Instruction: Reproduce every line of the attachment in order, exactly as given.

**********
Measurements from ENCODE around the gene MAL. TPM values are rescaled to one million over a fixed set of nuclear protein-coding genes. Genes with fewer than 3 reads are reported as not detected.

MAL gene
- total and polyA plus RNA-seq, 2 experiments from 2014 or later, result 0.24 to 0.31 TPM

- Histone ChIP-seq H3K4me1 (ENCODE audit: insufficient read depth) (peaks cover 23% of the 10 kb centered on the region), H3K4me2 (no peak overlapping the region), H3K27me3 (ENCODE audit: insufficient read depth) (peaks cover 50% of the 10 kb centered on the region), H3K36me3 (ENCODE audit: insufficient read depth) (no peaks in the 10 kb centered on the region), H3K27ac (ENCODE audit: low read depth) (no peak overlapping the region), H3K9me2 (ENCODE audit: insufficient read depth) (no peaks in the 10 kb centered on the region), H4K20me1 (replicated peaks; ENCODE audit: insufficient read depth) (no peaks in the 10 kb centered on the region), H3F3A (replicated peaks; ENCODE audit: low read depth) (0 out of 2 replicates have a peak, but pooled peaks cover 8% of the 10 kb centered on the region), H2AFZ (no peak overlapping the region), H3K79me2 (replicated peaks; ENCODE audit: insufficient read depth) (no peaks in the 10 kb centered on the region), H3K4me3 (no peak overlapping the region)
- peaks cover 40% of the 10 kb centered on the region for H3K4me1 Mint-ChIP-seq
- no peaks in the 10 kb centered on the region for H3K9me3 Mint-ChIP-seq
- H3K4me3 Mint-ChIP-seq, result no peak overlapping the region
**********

Measurements from ENCODE around the gene MAL. TPM values are rescaled to one million over a fixed set of nuclear protein-coding genes. Genes with fewer than 3 reads are reported as not detected.

MAL gene
- total and polyA plus RNA-seq, 2 experiments from 2014 or later, result 0.24 to 0.31 TPM

- Histone ChIP-seq H3K4me1 (ENCODE audit: insufficient read depth) (peaks cover 23% of the 10 kb centered on the region), H3K4me2 (no peak overlapping the region), H3K27me3 (ENCODE audit: insufficient read depth) (peaks cover 50% of the 10 kb centered on the region), H3K36me3 (ENCODE audit: insufficient read depth) (no peaks in the 10 kb centered on the region), H3K27ac (ENCODE audit: low read depth) (no peak overlapping the region), H3K9me2 (ENCODE audit: insufficient read depth) (no peaks in the 10 kb centered on the region), H4K20me1 (replicated peaks; ENCODE audit: insufficient read depth) (no peaks in the 10 kb centered on the region), H3F3A (replicated peaks; ENCODE audit: low read depth) (0 out of 2 replicates have a peak, but pooled peaks cover 8% of the 10 kb centered on the region), H2AFZ (no peak overlapping the region), H3K79me2 (replicated peaks; ENCODE audit: insufficient read depth) (no peaks in the 10 kb centered on the region), H3K4me3 (no peak overlapping the region)
- peaks cover 40% of the 10 kb centered on the region for H3K4me1 Mint-ChIP-seq
- no peaks in the 10 kb centered on the region for H3K9me3 Mint-ChIP-seq
- H3K4me3 Mint-ChIP-seq, result no peak overlapping the region